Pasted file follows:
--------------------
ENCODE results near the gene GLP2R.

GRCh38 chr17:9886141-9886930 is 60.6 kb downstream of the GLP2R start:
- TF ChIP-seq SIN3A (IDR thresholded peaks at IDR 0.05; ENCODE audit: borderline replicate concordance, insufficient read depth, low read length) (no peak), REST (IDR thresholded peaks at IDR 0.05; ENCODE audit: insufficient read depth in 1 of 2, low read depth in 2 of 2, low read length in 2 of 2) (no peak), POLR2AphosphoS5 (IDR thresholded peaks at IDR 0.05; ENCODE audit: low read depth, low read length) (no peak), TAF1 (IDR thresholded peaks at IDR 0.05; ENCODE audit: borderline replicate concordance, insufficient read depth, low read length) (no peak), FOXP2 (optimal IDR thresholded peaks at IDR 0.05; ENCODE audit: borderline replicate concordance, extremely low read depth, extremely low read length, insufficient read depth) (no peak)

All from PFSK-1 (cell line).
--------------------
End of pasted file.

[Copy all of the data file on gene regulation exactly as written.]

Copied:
ENCODE results near the gene GLP2R.

GRCh38 chr17:9886141-9886930 is 60.6 kb downstream of the GLP2R start:
- TF ChIP-seq SIN3A (IDR thresholded peaks at IDR 0.05; ENCODE audit: borderline replicate concordance, insufficient read depth, low read length) (no peak), REST (IDR thresholded peaks at IDR 0.05; ENCODE audit: insufficient read depth in 1 of 2, low read depth in 2 of 2, low read length in 2 of 2) (no peak), POLR2AphosphoS5 (IDR thresholded peaks at IDR 0.05; ENCODE audit: low read depth, low read length) (no peak), TAF1 (IDR thresholded peaks at IDR 0.05; ENCODE audit: borderline replicate concordance, insufficient read depth, low read length) (no peak), FOXP2 (optimal IDR thresholded peaks at IDR 0.05; ENCODE audit: borderline replicate concordance, extremely low read depth, extremely low read length, insufficient read depth) (no peak)

All from PFSK-1 (cell line).